Two studies by Boise State University geoscientists provide new information about how snowmelt is stored and used in mountain environments.
Global warming is said to be reducing snowpacks across the western U.S., with potentially far-reaching implications for downstream water resources. In the studies, Boise State researchers wanted to know how changing snowpacks will impact upland ecosystems in areas of the mountains that aren't near streams.
The Boise State geoscientists found the benefit of winter snow accumulation to high-elevation ecosystems is limited by the soil's ability to store water. While mountain snowpacks are important natural reservoirs extending spring and summer water delivery to downstream users and ecosystems, the study found that the coarse-grained, shallow soils can store only a fraction of the snowmelt into the summer when the water is needed. This means that declines in snowpack may have a minimal impact on summer water availability in these locations.
In a related study, researchers found a large difference in the capacity of the soil to store water on north-and south-facing slopes. The study found soils on north-facing slopes in a semi-arid mountain region in Idaho can hold up to 50 percent more water than soils on south-facing slopes. Because south-facing slopes dry out faster, the ability of vegetation to survive the dry summers is limited.
The study also found that the more heavily vegetated north-facing slopes have the capacity to store more water because of finer-grained and deeper soils, which in turn produce drastically different soil water retention capacity. The researchers concluded that these differences are driven by various levels of solar radiation; the south-facing soils receive considerably more light and energy than their north-facing counterparts.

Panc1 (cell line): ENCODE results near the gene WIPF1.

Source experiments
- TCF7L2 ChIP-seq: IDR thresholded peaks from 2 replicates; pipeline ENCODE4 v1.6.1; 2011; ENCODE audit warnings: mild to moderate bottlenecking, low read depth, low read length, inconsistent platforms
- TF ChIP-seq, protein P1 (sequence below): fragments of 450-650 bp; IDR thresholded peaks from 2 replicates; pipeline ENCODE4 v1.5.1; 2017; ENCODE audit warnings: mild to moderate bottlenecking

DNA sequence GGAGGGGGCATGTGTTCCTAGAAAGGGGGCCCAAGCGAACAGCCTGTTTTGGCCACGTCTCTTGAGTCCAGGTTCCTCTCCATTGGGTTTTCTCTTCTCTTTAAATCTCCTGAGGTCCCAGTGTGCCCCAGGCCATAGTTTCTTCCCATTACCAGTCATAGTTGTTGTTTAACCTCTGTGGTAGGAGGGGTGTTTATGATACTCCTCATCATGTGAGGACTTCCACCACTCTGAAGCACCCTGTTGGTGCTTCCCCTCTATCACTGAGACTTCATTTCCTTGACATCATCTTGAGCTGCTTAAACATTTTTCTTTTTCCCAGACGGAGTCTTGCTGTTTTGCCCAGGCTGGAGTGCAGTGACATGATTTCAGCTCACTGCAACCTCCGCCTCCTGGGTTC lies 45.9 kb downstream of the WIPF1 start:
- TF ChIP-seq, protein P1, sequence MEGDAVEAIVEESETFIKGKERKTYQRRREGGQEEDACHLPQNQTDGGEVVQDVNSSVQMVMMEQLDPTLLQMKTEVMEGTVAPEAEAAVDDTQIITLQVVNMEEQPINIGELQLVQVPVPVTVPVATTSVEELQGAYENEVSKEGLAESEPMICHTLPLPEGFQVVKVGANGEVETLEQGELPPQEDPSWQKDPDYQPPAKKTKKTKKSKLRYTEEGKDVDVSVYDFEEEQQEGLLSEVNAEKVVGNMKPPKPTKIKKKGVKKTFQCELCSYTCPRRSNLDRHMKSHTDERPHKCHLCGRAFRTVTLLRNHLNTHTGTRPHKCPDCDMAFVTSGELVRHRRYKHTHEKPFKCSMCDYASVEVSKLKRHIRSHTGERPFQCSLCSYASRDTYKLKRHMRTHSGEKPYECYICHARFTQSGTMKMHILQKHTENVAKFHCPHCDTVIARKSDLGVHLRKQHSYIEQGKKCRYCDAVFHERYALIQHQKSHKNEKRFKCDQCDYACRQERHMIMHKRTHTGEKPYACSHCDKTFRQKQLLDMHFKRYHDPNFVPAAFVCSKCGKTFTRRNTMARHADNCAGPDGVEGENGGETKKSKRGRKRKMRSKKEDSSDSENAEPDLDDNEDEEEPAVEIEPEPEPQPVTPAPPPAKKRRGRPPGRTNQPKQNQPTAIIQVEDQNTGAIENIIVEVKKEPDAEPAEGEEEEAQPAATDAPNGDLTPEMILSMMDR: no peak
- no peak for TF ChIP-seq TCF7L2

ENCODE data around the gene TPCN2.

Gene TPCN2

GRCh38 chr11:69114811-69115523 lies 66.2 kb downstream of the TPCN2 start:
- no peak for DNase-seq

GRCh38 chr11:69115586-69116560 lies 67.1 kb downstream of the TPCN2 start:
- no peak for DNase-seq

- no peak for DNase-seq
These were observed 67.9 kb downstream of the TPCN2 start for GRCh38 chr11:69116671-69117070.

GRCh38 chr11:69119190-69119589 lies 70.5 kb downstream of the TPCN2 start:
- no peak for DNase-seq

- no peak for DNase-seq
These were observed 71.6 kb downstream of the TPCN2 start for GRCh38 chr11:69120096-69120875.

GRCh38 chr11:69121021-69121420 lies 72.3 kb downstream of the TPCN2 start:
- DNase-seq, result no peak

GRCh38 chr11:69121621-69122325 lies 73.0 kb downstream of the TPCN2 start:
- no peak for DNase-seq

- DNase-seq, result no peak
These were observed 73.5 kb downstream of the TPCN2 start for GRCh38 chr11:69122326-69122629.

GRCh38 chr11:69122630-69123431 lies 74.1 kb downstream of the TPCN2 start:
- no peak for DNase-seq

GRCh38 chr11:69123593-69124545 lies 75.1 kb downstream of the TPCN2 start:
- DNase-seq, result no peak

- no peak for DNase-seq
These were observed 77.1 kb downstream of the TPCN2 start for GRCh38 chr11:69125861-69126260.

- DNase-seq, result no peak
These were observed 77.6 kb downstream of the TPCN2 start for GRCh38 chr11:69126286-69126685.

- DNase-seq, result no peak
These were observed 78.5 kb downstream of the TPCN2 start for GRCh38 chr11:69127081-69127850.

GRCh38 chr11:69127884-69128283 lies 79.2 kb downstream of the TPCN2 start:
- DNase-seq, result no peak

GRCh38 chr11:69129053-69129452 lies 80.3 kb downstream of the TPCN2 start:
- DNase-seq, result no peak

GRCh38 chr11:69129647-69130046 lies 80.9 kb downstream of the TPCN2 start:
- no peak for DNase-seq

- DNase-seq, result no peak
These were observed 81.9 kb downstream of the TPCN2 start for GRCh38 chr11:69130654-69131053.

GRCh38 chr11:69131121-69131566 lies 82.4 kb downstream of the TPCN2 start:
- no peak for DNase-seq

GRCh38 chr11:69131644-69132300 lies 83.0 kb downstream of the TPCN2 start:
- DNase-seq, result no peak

Researchers say these studies don't suggest that upland ecosystems will be less sensitive to climate change, but rather that changes to winter snowpack may not be the primary reason for the impact.
"What is interesting about these studies is they suggest that the soils might be more sensitive to changes in precipitation timing rather than amount," says Jim McNamara, co-author of the studies and a professor of geosciences. "The limited ability of soils to store water from snowmelt highlights the potential importance of spring and early summer precipitation, and changes in spring precipitation may have a profound impact on upland water availability."
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